Seven Changes to Watch for in Ubuntu 12.04 'Precise Pangolin'
It was just a few weeks ago that planning began on Ubuntu 12.04, or “Precise Pangolin,” but already key details about the upcoming version of Canonical's popular Linux distribution are beginning to emerge.
A number of decisions about the new software were made at the Ubuntu Developer Summit last week. Ready for a rundown? Here's what we've learned so far.
1. Too Big for CDs
One of the more notable developments is that it looks like developers are planning to target a 750 MB ISO image for Ubuntu 12.04, meaning that the software will no longer fit on a CD, according to a report on The H. Instead, users will need either DVDs or USB drives to install it. The change may seem shocking, but it's actually an increase of only 50 MB.
2. Back to Rhythmbox?
Numerous reports are suggesting that the Banshee music player--which was only just recently added to Ubuntu--may be replaced by Rhythmbox once again. Problems cited with Banshee include poor maintenance and also potential incompatibilities with ARM, according to a post-Summit blog post by Banshee developer Joseph Michael Shields, who disputes both assertions. No final decision appears to have been made on this question, however, and it's currently being discussed in a thread on the Ubuntu-Desktop mailing list.
3. No More Mono?
Closely linked with the question of removing Banshee is the possibility of removing Mono from Ubuntu as well. Banshee is one of the few applications left in the software that still depend on Mono, which is an open source implementation of Microsoft's .NET framework. Ubuntu Community Manager Jono Bacon weighed in with a blog entry on Tuesday stressing that neither the Banshee nor the Mono decisions have been finalized.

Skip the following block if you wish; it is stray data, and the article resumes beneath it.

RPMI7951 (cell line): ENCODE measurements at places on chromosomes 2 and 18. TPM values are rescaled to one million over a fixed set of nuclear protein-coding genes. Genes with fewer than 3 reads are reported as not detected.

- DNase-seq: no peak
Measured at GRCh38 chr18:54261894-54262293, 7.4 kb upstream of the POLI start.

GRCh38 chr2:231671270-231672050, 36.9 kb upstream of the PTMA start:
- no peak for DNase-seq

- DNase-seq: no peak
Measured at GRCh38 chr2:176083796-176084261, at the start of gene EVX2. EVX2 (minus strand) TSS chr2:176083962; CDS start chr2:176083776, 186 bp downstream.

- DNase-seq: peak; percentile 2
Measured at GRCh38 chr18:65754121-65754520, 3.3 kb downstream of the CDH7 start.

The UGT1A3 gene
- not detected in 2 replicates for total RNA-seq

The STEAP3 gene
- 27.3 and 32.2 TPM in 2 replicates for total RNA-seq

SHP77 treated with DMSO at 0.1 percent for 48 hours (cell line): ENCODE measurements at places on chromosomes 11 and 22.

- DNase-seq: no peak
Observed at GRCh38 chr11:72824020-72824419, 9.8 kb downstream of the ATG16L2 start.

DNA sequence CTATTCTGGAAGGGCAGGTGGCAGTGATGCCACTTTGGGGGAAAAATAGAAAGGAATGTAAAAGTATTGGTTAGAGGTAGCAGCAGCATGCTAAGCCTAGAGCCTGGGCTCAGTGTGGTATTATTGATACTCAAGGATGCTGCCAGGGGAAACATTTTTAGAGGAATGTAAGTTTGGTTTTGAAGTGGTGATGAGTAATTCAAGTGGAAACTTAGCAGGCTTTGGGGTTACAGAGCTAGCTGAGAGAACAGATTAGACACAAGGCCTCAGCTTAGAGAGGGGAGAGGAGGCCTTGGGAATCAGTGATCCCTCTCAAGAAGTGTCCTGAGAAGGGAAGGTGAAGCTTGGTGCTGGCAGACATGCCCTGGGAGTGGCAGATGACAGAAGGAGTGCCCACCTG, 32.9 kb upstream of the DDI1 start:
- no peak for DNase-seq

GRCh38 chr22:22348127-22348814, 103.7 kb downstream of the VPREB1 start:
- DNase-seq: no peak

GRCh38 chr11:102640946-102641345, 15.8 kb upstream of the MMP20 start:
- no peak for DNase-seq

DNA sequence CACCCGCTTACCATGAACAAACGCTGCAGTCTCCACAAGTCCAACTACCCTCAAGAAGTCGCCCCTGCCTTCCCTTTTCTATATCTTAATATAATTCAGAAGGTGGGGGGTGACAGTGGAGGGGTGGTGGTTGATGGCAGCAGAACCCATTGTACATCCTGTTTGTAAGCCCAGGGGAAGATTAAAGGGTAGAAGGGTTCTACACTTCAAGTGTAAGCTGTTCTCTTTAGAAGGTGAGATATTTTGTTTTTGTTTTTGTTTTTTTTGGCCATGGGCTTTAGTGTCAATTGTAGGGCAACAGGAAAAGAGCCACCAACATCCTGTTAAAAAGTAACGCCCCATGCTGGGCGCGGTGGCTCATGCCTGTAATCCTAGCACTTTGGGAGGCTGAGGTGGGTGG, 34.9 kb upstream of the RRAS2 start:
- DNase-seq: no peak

4. 64-Bit by Default
Also notable in Ubuntu 12.04 is that users will be offered the 64-bit version by default, though the 32-bit version will still be available. Version 3.2 of the Linux kernel, meanwhile, will serve as the heart of Ubuntu 12.04, according to a report on Phoronix.
5. A Wayland Preview
While Ubuntu 12.04 will still depend on X.Org as its main server, an experimental Wayland preview running an X11 server may be available as well, Phoronix reports.
6. Some GNOME 3.4 Packages
The bulk of the GNOME packages in Ubuntu 12.04 LTS will be GNOME 3.2 packages, but a few GNOME 3.4 packages will reportedly be included as well, including GTK+ 3.4, GNOME Games, GEdit, Gcalctool, Evince, and Yelp.
7. A Speedier Software Center
Finally, developers hope to speed startup of the Ubuntu Software Center from 11 seconds to less than two seconds, according to The H.
Due in April, Ubuntu 12.04 will be a Long-Term Support (LTS) version of the free and open source operating system, with support for a full five years. I'll be watching closely as new details emerge.